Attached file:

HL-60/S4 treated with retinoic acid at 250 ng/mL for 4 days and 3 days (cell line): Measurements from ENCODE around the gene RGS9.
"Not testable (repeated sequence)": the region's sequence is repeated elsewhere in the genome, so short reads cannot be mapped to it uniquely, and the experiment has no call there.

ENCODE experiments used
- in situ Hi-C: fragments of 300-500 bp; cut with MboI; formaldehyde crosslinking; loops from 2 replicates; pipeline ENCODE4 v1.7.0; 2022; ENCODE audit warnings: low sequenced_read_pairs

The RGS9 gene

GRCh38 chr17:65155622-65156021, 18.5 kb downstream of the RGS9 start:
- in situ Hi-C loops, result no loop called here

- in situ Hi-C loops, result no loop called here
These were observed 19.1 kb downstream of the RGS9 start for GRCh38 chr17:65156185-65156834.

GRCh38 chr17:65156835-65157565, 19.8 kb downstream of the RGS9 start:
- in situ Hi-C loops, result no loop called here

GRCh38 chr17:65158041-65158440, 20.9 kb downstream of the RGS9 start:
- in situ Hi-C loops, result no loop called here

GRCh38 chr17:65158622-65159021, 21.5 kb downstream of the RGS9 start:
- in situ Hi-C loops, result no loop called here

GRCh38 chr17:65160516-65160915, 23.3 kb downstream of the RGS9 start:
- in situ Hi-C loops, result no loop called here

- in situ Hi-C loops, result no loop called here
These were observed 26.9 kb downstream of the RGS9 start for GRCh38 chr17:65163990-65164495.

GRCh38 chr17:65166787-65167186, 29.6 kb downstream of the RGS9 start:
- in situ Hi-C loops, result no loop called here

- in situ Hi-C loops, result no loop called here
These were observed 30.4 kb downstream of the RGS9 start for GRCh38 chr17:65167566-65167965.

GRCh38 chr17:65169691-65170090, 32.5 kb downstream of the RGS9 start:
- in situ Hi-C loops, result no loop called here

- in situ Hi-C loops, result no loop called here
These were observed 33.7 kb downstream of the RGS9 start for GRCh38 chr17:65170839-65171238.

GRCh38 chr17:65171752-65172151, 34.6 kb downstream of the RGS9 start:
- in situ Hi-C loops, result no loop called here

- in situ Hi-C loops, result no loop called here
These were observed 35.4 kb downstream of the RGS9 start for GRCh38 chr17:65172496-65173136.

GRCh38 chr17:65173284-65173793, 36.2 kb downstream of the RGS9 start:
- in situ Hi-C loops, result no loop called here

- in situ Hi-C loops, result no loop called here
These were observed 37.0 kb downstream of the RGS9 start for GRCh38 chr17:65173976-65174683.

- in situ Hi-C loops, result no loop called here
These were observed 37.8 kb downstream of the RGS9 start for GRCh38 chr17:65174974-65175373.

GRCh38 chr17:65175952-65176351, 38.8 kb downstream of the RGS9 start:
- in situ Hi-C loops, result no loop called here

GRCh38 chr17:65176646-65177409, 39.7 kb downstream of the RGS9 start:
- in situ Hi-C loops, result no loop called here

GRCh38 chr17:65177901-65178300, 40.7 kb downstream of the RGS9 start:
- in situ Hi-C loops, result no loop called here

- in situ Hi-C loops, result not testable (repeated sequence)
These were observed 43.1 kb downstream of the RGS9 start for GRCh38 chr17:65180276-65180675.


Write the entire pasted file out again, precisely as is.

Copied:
HL-60/S4 treated with retinoic acid at 250 ng/mL for 4 days and 3 days (cell line): Measurements from ENCODE around the gene RGS9.
"Not testable (repeated sequence)": the region's sequence is repeated elsewhere in the genome, so short reads cannot be mapped to it uniquely, and the experiment has no call there.

ENCODE experiments used
- in situ Hi-C: fragments of 300-500 bp; cut with MboI; formaldehyde crosslinking; loops from 2 replicates; pipeline ENCODE4 v1.7.0; 2022; ENCODE audit warnings: low sequenced_read_pairs

The RGS9 gene

GRCh38 chr17:65155622-65156021, 18.5 kb downstream of the RGS9 start:
- in situ Hi-C loops, result no loop called here

- in situ Hi-C loops, result no loop called here
These were observed 19.1 kb downstream of the RGS9 start for GRCh38 chr17:65156185-65156834.

GRCh38 chr17:65156835-65157565, 19.8 kb downstream of the RGS9 start:
- in situ Hi-C loops, result no loop called here

GRCh38 chr17:65158041-65158440, 20.9 kb downstream of the RGS9 start:
- in situ Hi-C loops, result no loop called here

GRCh38 chr17:65158622-65159021, 21.5 kb downstream of the RGS9 start:
- in situ Hi-C loops, result no loop called here

GRCh38 chr17:65160516-65160915, 23.3 kb downstream of the RGS9 start:
- in situ Hi-C loops, result no loop called here

- in situ Hi-C loops, result no loop called here
These were observed 26.9 kb downstream of the RGS9 start for GRCh38 chr17:65163990-65164495.

GRCh38 chr17:65166787-65167186, 29.6 kb downstream of the RGS9 start:
- in situ Hi-C loops, result no loop called here

- in situ Hi-C loops, result no loop called here
These were observed 30.4 kb downstream of the RGS9 start for GRCh38 chr17:65167566-65167965.

GRCh38 chr17:65169691-65170090, 32.5 kb downstream of the RGS9 start:
- in situ Hi-C loops, result no loop called here

- in situ Hi-C loops, result no loop called here
These were observed 33.7 kb downstream of the RGS9 start for GRCh38 chr17:65170839-65171238.

GRCh38 chr17:65171752-65172151, 34.6 kb downstream of the RGS9 start:
- in situ Hi-C loops, result no loop called here

- in situ Hi-C loops, result no loop called here
These were observed 35.4 kb downstream of the RGS9 start for GRCh38 chr17:65172496-65173136.

GRCh38 chr17:65173284-65173793, 36.2 kb downstream of the RGS9 start:
- in situ Hi-C loops, result no loop called here

- in situ Hi-C loops, result no loop called here
These were observed 37.0 kb downstream of the RGS9 start for GRCh38 chr17:65173976-65174683.

- in situ Hi-C loops, result no loop called here
These were observed 37.8 kb downstream of the RGS9 start for GRCh38 chr17:65174974-65175373.

GRCh38 chr17:65175952-65176351, 38.8 kb downstream of the RGS9 start:
- in situ Hi-C loops, result no loop called here

GRCh38 chr17:65176646-65177409, 39.7 kb downstream of the RGS9 start:
- in situ Hi-C loops, result no loop called here

GRCh38 chr17:65177901-65178300, 40.7 kb downstream of the RGS9 start:
- in situ Hi-C loops, result no loop called here

- in situ Hi-C loops, result not testable (repeated sequence)
These were observed 43.1 kb downstream of the RGS9 start for GRCh38 chr17:65180276-65180675.